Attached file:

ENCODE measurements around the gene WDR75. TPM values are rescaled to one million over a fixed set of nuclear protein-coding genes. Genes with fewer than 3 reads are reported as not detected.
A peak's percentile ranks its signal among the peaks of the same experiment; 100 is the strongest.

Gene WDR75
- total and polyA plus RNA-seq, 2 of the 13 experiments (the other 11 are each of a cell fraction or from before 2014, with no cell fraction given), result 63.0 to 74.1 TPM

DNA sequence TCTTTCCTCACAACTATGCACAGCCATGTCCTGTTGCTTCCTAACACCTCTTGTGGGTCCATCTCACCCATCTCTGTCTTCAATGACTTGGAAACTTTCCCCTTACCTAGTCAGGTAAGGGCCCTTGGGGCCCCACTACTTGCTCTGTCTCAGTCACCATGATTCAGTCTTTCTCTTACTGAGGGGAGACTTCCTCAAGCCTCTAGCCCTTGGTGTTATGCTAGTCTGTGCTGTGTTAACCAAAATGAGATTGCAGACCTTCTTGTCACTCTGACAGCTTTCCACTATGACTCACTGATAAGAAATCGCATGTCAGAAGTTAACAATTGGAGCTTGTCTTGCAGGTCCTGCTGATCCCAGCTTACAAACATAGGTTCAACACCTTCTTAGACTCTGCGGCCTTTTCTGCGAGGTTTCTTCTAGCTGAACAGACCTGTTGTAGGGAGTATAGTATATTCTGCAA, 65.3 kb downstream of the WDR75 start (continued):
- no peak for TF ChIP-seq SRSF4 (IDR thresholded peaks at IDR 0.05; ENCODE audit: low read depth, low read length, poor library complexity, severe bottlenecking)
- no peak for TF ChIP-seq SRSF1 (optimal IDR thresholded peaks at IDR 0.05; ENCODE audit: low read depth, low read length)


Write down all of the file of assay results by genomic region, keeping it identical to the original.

ENCODE measurements around the gene WDR75. TPM values are rescaled to one million over a fixed set of nuclear protein-coding genes. Genes with fewer than 3 reads are reported as not detected.
A peak's percentile ranks its signal among the peaks of the same experiment; 100 is the strongest.

Gene WDR75
- total and polyA plus RNA-seq, 2 of the 13 experiments (the other 11 are each of a cell fraction or from before 2014, with no cell fraction given), result 63.0 to 74.1 TPM

DNA sequence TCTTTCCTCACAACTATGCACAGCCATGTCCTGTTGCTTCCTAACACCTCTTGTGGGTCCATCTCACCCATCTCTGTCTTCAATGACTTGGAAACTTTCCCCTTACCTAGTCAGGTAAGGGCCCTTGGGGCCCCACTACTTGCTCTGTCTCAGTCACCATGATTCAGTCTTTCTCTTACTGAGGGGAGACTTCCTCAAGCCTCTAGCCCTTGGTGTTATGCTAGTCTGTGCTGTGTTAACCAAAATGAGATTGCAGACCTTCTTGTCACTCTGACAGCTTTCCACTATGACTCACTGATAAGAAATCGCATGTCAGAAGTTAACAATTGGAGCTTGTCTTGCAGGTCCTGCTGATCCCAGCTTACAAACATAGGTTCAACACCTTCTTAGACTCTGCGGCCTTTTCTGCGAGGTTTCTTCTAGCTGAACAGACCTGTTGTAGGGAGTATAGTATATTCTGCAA, 65.3 kb downstream of the WDR75 start (continued):
- no peak for TF ChIP-seq SRSF4 (IDR thresholded peaks at IDR 0.05; ENCODE audit: low read depth, low read length, poor library complexity, severe bottlenecking)
- no peak for TF ChIP-seq SRSF1 (optimal IDR thresholded peaks at IDR 0.05; ENCODE audit: low read depth, low read length)